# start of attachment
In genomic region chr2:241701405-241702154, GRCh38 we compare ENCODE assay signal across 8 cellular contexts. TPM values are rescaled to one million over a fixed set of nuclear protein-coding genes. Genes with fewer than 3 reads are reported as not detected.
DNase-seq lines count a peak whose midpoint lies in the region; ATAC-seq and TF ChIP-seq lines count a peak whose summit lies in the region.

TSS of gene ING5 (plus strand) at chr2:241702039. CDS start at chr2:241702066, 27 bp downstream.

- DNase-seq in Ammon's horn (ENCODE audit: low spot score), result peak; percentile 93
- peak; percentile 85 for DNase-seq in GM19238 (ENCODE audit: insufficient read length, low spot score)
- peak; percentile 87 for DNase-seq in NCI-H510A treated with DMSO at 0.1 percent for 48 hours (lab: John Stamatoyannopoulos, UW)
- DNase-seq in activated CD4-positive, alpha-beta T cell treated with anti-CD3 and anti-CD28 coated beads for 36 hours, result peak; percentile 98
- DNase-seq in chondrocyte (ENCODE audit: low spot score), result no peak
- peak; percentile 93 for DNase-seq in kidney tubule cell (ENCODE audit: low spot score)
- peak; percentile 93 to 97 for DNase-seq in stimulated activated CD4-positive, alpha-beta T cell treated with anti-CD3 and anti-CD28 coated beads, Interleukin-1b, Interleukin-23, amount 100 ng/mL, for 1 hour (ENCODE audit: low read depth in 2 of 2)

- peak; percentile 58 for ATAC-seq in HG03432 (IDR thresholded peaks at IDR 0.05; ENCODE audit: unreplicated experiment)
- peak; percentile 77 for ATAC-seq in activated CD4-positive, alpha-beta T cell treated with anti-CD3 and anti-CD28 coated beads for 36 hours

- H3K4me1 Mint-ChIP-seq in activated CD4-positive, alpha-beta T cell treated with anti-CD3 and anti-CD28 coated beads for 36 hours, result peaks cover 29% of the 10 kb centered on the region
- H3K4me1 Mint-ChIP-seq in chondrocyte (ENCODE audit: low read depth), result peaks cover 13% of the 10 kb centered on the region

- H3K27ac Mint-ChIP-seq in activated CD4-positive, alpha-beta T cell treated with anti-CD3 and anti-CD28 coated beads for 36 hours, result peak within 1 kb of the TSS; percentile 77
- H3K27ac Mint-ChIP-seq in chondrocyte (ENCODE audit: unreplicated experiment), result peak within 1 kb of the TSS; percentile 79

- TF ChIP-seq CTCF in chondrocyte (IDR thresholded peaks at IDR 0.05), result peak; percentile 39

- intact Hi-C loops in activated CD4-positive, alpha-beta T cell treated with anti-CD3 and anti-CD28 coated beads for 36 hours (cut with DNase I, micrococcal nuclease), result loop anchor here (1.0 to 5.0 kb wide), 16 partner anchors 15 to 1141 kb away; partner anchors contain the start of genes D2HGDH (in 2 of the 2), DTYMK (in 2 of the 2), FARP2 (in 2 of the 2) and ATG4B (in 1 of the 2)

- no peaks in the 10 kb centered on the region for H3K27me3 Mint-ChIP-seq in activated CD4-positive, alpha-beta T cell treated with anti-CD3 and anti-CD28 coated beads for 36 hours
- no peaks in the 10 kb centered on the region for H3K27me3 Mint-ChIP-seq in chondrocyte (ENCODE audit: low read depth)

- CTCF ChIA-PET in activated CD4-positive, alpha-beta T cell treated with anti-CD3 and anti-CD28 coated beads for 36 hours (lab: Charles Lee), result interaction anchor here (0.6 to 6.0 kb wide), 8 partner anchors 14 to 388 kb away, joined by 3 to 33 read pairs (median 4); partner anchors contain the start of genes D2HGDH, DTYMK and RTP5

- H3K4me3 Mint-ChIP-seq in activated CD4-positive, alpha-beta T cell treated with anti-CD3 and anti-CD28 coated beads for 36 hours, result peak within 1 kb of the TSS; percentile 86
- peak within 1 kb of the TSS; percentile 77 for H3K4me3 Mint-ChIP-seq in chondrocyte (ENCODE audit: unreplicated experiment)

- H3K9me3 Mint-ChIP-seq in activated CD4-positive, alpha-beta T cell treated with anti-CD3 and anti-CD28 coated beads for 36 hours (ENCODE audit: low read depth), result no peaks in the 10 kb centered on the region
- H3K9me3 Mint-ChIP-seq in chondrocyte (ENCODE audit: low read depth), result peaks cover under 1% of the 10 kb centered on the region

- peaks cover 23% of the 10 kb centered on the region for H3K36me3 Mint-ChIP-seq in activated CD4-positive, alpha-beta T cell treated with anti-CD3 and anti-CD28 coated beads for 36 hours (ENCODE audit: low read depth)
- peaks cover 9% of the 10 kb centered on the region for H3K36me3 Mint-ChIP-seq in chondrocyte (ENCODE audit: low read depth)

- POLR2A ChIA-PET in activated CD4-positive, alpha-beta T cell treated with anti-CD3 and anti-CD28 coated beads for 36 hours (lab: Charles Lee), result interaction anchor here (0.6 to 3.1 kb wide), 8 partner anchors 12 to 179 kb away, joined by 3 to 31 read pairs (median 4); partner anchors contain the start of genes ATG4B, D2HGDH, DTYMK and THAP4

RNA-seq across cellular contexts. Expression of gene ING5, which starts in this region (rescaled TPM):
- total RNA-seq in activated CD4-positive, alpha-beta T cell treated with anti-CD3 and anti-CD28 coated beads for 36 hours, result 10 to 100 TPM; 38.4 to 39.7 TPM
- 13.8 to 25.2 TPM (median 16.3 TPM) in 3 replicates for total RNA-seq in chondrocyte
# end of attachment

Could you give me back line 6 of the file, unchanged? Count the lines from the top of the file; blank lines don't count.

- peak; percentile 87 for DNase-seq in NCI-H510A treated with DMSO at 0.1 percent for 48 hours (lab: John Stamatoyannopoulos, UW)